Understanding the Immigration Debate
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Jeffrey Kaye, a freelance journalist and special correspondent for The PBS NewsHour, subtitled his book How Coyote Capitalism Fuels Global Immigration. It's a book that goes way beyond what I'm used to reading in news stories or op-ed pieces about Arizona's new law. Kaye looks at immigration around the world, not just in America. He frequently puts today's stories in historical context. Most of all, he looks at business practices and government policies that either entice or drive people to leave their homes in search of a better life.
There's a lot of data in the book, and Publishers Weekly called it "a dense read." It isn't, really -- Kaye injects enough stories and interviews to keep eyes from glazing over. If I sometimes found it hard going, it was because each chapter examines a different facet of immigration, and sometimes the evidence seems to lead to contradictory conclusions. In the final chapter Kaye ties things together and clearly states his own views, though he offers no policy recommendations. Since it majors on information, not advocacy, Moving Millions will probably appeal more to wonks than to activists.
But back to this morning's news stories, and how Kaye helped me understand them:
- "Immigrant Maids Flee Lives of Abuse in Kuwait." Indentured servitude seems to be par for the course in some Middle Eastern countries where the elite have an obscenely luxurious lifestyle and immigrants, whose passports are confiscated so they can't run away, are forced to do all the work. Moving Millions includes a damning chapter about immigrants in Dubai.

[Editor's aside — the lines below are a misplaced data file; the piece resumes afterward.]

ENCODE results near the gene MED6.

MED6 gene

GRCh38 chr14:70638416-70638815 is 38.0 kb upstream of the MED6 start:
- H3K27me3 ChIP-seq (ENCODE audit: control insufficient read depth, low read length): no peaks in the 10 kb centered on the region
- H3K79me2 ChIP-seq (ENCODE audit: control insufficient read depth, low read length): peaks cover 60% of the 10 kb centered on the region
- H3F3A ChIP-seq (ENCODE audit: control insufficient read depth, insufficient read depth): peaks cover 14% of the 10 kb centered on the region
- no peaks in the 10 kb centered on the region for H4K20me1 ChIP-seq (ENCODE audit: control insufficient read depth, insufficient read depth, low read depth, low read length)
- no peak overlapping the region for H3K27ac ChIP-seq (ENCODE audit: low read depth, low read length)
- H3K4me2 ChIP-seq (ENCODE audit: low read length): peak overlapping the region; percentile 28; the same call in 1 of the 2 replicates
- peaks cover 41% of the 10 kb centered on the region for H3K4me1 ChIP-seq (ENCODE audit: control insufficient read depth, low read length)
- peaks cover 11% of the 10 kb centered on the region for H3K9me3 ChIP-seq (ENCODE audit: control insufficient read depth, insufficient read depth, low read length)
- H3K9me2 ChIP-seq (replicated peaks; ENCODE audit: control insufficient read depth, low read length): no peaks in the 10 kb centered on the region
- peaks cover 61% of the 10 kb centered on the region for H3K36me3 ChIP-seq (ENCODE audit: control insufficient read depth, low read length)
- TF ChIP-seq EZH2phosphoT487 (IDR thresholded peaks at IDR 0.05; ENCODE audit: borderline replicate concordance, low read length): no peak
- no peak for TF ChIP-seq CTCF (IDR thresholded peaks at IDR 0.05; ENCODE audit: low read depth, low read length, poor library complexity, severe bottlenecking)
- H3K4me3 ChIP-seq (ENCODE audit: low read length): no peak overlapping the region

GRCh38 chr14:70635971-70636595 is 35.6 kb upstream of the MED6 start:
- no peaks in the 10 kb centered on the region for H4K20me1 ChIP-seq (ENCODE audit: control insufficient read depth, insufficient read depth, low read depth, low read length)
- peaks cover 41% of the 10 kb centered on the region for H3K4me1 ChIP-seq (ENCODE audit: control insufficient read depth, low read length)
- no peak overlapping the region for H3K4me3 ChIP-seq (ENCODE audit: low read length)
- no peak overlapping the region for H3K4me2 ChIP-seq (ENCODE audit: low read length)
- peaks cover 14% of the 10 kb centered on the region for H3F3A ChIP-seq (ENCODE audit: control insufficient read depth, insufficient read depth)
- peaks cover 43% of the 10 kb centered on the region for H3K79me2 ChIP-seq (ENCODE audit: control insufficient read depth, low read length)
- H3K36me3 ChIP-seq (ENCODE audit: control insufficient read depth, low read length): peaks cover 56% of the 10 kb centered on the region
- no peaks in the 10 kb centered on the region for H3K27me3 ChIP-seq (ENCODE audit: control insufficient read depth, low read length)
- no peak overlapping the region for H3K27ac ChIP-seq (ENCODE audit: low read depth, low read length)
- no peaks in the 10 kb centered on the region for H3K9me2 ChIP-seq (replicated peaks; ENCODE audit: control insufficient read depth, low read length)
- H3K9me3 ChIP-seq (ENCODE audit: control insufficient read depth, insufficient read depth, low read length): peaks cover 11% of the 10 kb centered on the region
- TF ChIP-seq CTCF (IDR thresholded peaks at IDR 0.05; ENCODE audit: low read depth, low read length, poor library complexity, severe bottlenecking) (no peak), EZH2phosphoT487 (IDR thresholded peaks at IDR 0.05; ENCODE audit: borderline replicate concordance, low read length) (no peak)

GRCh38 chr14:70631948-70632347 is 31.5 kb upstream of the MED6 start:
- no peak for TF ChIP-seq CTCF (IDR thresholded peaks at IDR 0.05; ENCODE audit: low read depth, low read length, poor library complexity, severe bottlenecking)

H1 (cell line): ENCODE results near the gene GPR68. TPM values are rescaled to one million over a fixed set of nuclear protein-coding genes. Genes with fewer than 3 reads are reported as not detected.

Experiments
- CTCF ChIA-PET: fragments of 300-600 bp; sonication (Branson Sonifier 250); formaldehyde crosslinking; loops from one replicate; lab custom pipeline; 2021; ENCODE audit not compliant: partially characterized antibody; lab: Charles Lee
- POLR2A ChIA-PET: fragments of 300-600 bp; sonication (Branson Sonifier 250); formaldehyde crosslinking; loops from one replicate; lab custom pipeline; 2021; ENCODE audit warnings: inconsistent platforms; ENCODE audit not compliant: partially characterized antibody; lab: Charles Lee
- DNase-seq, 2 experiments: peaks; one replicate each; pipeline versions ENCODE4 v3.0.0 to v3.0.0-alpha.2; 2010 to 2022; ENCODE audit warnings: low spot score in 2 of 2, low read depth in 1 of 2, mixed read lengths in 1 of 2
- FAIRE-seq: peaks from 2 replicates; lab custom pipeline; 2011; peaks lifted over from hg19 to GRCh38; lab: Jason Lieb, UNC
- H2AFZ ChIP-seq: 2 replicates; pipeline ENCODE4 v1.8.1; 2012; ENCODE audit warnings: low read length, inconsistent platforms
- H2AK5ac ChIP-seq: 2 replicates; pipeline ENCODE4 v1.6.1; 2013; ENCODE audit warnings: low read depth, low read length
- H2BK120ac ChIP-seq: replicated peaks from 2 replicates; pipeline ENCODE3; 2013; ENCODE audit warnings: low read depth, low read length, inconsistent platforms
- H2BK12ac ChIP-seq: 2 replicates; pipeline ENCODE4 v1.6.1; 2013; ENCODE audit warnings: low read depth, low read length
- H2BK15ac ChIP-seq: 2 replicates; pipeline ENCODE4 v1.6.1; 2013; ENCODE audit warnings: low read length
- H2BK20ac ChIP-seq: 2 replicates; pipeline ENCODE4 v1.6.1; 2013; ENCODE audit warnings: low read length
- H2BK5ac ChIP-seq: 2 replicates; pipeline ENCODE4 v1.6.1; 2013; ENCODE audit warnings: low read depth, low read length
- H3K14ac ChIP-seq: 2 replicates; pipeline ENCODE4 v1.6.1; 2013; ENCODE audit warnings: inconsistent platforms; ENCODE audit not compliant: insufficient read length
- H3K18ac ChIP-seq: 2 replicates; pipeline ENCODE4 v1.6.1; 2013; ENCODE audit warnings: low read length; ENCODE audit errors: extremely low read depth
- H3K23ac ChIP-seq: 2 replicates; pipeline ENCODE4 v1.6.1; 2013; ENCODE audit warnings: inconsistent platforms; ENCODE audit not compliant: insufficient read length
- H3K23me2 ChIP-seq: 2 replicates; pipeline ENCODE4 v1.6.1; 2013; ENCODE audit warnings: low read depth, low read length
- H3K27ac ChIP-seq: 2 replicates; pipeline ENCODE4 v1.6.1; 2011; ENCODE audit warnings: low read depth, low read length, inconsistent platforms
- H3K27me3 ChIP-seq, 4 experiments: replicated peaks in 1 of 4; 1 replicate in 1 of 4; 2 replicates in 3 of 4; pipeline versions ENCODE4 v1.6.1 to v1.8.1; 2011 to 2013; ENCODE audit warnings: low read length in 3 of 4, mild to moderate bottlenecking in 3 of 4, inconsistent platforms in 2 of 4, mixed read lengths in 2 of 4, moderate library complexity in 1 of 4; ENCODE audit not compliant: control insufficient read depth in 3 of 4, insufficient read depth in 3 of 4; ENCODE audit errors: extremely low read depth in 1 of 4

- "U.S. Official Boost Efforts to Protect Immigrant Crime Victims." Good enough -- but why should immigrant laborers, whose work keeps our food prices low, need special visas in order to have basic human rights? Is it really necessary to be mugged in order to seek justice?
- "Christiane Amanpour Takes On ABC News' 'This Week.'" Immigrants contribute to the American economy at all levels, as you've no doubt noticed if you've looked for a doctor lately. Amanpour, a British citizen, is the daughter of an Iranian named Mohammad and a British Christian. She is married to an American Jew and recently moved from London to New York.
- "Border Deployment Will Take Weeks." Yup, and it's not going to accomplish anything except possibly help re-elect politicians who should know better. Fences and guns don't keep people out when businesses lure them in. And if businesses stop hiring illegal immigrants, expect the American cost of living to skyrocket.
Interestingly, some companies are trying to have it both ways. According to one Arizona politician quoted in the book, "Many of the companies that made a profit off the backs of migrant workers were the same companies donating money to anti-immigration proponents." See my April 29 post in which I suggest that many businesses want immigrants here, but they want them scared. They are so much easier to exploit when they're terrified of being sent home.
LaVonne Neff is an amateur theologian and cook; lover of language and travel; wife, mother, grandmother, godmother, dogmother; perpetual student, constant reader, and Christian contrarian. She blogs at Lively Dust.